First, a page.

In a world beset with problems, one more now looms: the potential impact of a Biden presidency on the oil and gas industry.
By Bruce Lantz
Since the tumultuous November 3 United States election and President Donald Trump’s disinclination to accept that he’d lost to former Vice-President Joe Biden, a world devastated by the COVID-19 pandemic has faced the question of what the oil and gas industry could expect from a Biden administration, assuming there was one. Now that Trump appears to have accepted defeat, concerns remain about what steps the new U.S. administration will take.
What’s certain so far is that Biden appears to be giving mixed messages to those in the energy sector. For example, he has outlined a $2-trillion climate change plan emphasizing clean energy alternatives to oil and gas, and with it has said he supports a ban on new oil and gas permits, including fracking, on federal lands, and to ban federal subsidies to the oil industry.
He made a campaign pledge to withdraw the presidential permit for TC Energy Corp.’s [TSX-TRP] Keystone XL pipeline and in a debate with Trump on October 22 he said he would “transition” from the oil and gas industry. But at the same time, he has reportedly named Rep. Cedric Richmond to lead the climate change agenda — an interesting choice, given that Richmond has received major funding from oil and gas donors and has voted to help oil and gas companies and against fracking limits.
Keystone XL is of vital importance to Canada, whose GDP will grow by $2.4 billion thanks to it, and especially Alberta, which has invested $1.5 billion into it along with providing a $6 billion guarantee in 2021. The 1,947-kilometre pipeline, already under construction, has created thousands of jobs and will carry 830,000 barrels a day from Hardisty, Alberta to Steele City, Nebraska.
Experts say a Biden ban on fracking is unlikely and that he will green light Keystone XL to avoid undermining considerable U.S. investment in exports while affecting the nation’s global competitiveness and their relationship with Canada. The Ottawa government has said it will press Biden not to cancel permits and will work with their American counterparts on the international stage and on the fight against climate change. With regard to Keystone XL, Canada and TC Energy have made significant innovations relating to cutting emissions which many hope will show Biden how beneficial the pipeline can be.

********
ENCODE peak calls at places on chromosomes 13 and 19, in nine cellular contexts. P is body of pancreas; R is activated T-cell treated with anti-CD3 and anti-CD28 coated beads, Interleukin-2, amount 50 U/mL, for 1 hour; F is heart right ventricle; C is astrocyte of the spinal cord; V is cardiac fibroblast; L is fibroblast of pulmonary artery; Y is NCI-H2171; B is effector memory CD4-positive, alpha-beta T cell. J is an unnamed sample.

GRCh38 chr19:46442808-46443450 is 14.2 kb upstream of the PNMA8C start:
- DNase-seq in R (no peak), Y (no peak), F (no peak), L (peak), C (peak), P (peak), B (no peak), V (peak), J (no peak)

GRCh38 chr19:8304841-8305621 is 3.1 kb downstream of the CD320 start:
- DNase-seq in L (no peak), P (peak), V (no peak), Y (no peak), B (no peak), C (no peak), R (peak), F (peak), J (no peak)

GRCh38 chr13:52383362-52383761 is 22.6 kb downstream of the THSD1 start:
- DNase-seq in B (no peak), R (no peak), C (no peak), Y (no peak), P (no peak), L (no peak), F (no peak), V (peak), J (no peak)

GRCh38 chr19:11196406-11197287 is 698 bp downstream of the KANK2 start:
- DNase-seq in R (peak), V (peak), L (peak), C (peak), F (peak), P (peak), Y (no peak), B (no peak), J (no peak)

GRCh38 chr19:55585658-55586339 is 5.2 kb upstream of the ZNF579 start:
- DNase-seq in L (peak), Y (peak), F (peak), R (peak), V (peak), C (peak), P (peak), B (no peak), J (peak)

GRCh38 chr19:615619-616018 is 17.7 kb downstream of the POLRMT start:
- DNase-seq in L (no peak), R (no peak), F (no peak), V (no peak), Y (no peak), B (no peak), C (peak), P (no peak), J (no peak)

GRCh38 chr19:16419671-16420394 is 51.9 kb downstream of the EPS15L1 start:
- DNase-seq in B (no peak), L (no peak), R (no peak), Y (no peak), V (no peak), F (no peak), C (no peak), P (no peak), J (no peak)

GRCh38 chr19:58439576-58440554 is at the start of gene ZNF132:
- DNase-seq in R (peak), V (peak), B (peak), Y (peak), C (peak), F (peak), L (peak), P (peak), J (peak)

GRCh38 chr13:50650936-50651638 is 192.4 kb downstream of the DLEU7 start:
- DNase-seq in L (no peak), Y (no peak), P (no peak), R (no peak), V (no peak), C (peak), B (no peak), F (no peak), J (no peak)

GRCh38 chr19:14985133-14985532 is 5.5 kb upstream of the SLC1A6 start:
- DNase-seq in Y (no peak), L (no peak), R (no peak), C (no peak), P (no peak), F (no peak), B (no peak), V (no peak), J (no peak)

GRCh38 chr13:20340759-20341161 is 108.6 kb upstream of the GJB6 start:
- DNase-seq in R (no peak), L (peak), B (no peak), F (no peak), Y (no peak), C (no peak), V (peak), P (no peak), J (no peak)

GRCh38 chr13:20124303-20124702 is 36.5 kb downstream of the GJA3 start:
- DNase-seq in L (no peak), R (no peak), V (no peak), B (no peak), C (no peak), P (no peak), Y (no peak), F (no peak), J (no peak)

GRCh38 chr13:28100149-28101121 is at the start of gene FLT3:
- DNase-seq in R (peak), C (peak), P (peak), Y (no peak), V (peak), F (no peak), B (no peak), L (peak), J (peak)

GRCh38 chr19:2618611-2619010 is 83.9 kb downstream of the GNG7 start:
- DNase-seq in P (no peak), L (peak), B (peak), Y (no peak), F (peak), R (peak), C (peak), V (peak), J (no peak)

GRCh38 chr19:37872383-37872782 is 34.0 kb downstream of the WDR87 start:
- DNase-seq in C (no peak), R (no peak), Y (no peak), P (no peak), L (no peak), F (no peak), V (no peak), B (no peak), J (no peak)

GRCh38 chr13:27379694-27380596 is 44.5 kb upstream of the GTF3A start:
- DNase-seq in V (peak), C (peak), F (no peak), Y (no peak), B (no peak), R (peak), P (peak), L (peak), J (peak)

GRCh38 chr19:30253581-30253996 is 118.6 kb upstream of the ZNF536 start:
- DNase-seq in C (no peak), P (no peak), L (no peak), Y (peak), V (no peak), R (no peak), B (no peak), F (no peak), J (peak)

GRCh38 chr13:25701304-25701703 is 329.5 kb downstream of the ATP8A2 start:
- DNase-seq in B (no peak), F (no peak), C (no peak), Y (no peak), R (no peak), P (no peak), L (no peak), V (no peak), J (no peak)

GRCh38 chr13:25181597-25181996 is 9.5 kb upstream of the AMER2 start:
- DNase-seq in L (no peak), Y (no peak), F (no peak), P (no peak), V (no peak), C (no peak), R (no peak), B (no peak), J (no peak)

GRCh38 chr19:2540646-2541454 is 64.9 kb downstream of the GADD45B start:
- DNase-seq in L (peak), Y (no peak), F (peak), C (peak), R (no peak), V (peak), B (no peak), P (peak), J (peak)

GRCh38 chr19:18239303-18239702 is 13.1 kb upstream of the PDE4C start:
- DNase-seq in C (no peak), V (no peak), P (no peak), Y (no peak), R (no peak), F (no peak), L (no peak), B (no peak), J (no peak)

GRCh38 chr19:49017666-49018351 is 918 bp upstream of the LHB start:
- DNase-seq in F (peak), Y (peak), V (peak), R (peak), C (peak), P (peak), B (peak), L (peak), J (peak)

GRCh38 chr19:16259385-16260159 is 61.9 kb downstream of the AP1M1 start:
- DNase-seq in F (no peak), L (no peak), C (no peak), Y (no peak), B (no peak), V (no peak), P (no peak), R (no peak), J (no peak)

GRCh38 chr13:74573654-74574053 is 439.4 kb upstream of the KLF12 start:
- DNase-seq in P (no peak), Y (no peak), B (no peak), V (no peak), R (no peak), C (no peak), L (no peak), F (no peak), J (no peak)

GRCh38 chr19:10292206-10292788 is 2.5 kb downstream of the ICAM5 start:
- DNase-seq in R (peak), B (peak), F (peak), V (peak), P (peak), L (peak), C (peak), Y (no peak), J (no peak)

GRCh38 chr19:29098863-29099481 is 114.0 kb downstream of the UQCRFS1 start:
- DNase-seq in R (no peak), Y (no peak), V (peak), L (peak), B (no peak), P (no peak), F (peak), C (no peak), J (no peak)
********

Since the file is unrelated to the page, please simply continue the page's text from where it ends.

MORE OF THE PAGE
Meanwhile, the Canadian industry is walking a fine line between fearing the worst and assuming the best.
In a statement to Resource World from The Canadian Association of Petroleum Producers president and CEO Tim McMillan “The United States remains Canada’s largest customer for natural gas and oil exports and the decades of cooperation on energy trade has delivered immense benefits to both of our countries. We will work with governments in Canada and the United States to ensure the progress made on important infrastructure projects continues. Canada and the United States develop some of the most responsibly-produced oil and natural gas in the world and continued cooperation between our countries will benefit us all.”
Their U.S. counterparts are adopting a tougher stance. The American Petroleum Institute will use “every tool at its every tool at its disposal” including a lawsuit against the federal government if Biden tries to restrict oil and gas drilling on federal lands, said chief executive Mike Sommers in a recent interview with Reuters. The U.S. produced nearly 3 million barrels of crude oil and 13.2 billion cubic feet of natural gas per day from federal lands and waters in 2019 — about 25% of the total domestic oil output and more than an eighth of total gas production — which brought about $12 billion in public revenue.
He said the API will work with the Biden administration on energy issues but would “draw the line” over attempted restrictions on lands that were “always meant for multi-use” and which would undermine American energy security. They want to be involved in discussion of issues such as methane emission regulation and Sommers said the API would support Biden’s efforts to rejoin the Paris Climate Accord. Biden, who has said the transition away from fossil fuels can be an economic opportunity if the U.S. quickly moves to become a clean energy technology leader, has also vowed to eliminate federal subsidies to the oil industry and bring U.S. emissions down to net zero by 2050 and the energy industry down to the same target by 2035. That’s ironic given that Biden, when he was former President Barack Obama’s vice-president, helped preside over the rapid expansion of U.S. oil and gas until they became the world’s top producer.
While he hasn’t outlined how he will approach it, it’s likely that Biden will be looking to reverse Trump’s unilateral sanctions on OPEC members Iran and Venezuela, which have taken about 3 million barrels per day of crude oil off international markets, more than 3% of the world supply. But it’s likely he will rely more on quiet diplomatic channels for influencing OPEC than his predecessor. His goal will be the same as any U.S. president: a moderate oil price that leads to affordable fuel for consumers. He will want, however, for prices to be high enough to make clean energy alternatives to fossil fuels competitive.
Despite the uncertainties, there is hope and optimism in the oil and gas sector that compromises can be found, as so often happens when political ideals run up against industry goals.